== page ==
GlaxoSmithKline (GSK) notes the conclusions announced by the Medicines and Healthcare products Regulatory Agency (MHRA) regarding its investigation into disclosure of paediatric trial data for the anti-depressant medicine Seroxat (paroxetine).
“The safe use of our medicines is paramount to everyone who works for GSK and the company is committed to ensuring that all appropriate information is made available to regulators, doctors and patients. We firmly believe we acted properly and responsibly in first carrying out this important clinical trials programme and then informing the regulatory agencies when we identified a potential increased risk of suicidal thinking and behaviour in patients under 18,” said Dr Alastair Benbow, Medical Director for GSK Europe.
“Whilst there are substantive and rigorous requirements in place regarding disclosure of clinical trial data, it is clear that there is a need and benefit to strengthen the confidence of decision-makers and the general public that all pharmaceutical industry clinical trial data are disclosed promptly and transparently. GSK is committed to working with the Government, appropriate regulatory authorities and other pharmaceutical companies to take whatever action is necessary to improve legislation and policy in this area,” he added.
Paediatric clinical trials programme
GSK conducted nine studies, over eight years, to examine the use of Seroxat in treating patients under the age of 18 with depression and other psychiatric disorders, as treatment options for these vulnerable patients are extremely limited.
No suicides were reported in any of the nine paediatric trials conducted by GSK. When reviewed individually, none of these trials were considered by GSK or independent investigators to show a clinically meaningful increase in the rate of suicidal thinking or attempted suicide. As has been confirmed by the MHRA in their conclusions, it was only when all the data became available, at the end of the research programme, and were analysed together was an increased rate of suicidal thinking or attempted suicide revealed in those paediatric patients taking Seroxat. GSK brought this analysis to the attention of the regulatory authorities, including in the UK.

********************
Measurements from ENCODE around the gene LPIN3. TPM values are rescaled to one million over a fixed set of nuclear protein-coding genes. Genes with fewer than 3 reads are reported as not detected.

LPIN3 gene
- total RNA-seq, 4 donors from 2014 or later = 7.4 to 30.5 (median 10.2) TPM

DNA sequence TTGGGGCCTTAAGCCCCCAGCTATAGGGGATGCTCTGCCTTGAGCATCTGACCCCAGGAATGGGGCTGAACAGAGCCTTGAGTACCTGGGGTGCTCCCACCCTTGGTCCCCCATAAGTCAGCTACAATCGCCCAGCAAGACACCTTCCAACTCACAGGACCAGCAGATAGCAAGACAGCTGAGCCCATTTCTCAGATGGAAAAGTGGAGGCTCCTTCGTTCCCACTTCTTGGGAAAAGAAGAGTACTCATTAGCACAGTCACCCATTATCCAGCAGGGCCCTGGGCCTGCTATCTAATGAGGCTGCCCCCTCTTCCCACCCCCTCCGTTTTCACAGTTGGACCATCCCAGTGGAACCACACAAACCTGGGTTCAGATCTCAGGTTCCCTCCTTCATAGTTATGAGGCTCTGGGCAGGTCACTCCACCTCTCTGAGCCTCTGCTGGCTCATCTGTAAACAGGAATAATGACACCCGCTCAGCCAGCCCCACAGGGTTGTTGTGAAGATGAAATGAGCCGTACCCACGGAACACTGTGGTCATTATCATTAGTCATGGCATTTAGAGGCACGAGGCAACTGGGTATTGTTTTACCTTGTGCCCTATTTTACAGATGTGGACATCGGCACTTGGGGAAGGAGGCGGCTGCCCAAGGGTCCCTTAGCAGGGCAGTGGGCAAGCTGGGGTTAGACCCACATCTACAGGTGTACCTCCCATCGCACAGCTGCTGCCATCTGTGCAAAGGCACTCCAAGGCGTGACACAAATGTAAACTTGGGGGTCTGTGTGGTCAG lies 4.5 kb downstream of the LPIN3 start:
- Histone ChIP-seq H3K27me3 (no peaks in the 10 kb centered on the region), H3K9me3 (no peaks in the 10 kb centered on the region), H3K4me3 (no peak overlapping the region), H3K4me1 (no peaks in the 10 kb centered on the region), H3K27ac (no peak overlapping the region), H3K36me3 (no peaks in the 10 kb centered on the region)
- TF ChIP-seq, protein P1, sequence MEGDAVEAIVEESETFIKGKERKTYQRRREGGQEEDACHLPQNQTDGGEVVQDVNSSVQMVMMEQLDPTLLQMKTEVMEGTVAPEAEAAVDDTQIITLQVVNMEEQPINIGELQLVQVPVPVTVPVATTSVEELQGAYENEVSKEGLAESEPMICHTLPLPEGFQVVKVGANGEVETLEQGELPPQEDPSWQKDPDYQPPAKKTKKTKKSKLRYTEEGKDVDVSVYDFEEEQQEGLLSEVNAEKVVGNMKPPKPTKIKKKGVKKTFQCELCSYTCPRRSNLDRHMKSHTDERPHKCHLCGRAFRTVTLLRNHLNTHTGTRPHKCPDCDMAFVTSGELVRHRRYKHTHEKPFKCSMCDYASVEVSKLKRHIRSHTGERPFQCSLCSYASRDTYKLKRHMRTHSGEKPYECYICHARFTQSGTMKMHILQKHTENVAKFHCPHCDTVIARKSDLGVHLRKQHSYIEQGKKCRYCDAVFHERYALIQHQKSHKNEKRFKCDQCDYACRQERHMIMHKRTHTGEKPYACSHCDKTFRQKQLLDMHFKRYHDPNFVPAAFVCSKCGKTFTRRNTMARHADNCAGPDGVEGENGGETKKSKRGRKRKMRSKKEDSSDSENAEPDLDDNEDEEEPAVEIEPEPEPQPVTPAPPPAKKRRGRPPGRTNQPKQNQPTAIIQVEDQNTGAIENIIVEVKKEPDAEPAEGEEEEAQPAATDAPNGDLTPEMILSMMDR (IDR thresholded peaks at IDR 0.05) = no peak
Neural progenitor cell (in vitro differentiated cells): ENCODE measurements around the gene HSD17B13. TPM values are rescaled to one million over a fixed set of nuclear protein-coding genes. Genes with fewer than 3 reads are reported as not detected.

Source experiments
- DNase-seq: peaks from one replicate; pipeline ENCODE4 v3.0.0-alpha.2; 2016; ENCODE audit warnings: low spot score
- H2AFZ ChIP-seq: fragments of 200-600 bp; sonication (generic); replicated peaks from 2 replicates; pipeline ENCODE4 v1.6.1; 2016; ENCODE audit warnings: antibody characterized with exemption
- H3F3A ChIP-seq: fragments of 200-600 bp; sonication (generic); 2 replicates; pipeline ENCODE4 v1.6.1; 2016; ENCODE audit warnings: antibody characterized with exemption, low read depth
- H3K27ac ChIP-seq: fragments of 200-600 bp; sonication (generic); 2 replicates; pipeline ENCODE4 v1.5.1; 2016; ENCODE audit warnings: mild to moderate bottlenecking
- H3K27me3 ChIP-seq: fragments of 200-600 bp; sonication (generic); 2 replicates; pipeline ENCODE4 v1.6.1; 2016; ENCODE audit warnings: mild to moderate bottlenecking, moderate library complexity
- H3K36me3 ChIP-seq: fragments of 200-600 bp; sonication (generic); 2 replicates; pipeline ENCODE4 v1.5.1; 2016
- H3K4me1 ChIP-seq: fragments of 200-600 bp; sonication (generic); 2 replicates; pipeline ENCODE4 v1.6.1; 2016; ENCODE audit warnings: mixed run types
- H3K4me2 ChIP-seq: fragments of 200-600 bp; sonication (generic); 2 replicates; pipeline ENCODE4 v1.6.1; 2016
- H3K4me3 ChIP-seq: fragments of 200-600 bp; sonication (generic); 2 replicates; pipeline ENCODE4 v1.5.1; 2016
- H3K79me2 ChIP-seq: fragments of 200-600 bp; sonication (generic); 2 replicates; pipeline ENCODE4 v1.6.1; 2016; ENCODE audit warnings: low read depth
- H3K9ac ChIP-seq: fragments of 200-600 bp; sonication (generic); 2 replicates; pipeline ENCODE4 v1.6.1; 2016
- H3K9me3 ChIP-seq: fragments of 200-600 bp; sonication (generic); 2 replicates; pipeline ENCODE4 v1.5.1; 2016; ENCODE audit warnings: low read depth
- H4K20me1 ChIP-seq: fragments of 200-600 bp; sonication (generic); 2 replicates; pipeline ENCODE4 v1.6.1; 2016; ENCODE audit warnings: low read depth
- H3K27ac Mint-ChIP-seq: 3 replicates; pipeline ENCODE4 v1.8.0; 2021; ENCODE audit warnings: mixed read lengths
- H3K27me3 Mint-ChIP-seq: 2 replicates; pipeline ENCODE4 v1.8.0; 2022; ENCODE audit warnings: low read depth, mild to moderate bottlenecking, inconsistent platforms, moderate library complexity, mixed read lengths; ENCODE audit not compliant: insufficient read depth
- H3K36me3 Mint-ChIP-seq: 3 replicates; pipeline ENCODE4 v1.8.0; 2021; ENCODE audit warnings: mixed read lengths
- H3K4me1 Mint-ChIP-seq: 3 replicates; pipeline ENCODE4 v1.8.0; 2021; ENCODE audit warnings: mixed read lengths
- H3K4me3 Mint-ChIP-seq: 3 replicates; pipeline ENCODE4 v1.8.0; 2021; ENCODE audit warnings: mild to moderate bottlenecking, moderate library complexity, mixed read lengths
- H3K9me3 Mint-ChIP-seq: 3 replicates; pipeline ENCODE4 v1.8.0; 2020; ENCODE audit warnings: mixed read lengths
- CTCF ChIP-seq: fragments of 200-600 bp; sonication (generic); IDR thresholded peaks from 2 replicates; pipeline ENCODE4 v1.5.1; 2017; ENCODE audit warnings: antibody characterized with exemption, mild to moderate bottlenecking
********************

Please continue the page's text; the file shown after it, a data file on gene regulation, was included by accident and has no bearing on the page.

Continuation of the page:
The company rejects any suggestion that it withheld drug trial information as results from its paediatrics studies were documented and submitted to regulators in accordance with regulatory requirements. Results were also presented publicly, published in scientific journals and have been made available on GSK’s website.
Seroxat has never been approved by UK or European regulators as a medicine for those under 18 years of age. GSK’s UK product labelling has been entirely consistent with that position, and at the time of the events in question, this label stated: “the use of Seroxat in children is not recommended, as safety and efficacy have not been established in this population.” Any decision to prescribe a medicine outside its authorised indications, in the UK, is made by a doctor on the basis of his/her clinical judgement and the interests of their patient. GSK does not promote its medicines for indications for which they are not approved and maintains that Seroxat was not promoted to UK doctors for use outside the terms of the UK marketing authorisation.
Clinical trial data disclosure
GSK has been at the forefront of industry efforts to publish clinical trial findings and is committed to maintaining best practice disclosure of clinical data. GSK rigorously meets all requirements to provide data to regulators and makes extensive efforts to publish its clinical trial findings in peer review journals and at scientific meetings. GSK also discloses all trial information, irrespective of outcome, on its Clinical Trial Register.This is a record of detailed summaries of more than 2,800 clinical trials conducted to study its prescription medicines and vaccines and is available to the public at http://ctr.gsk.co.uk. GSK also provides relevant unpublished clinical trial data to agencies such as the National Institute for Clinical Excellence (NICE) in accordance with their current processes.
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Source: GlaxoSmithKline, UK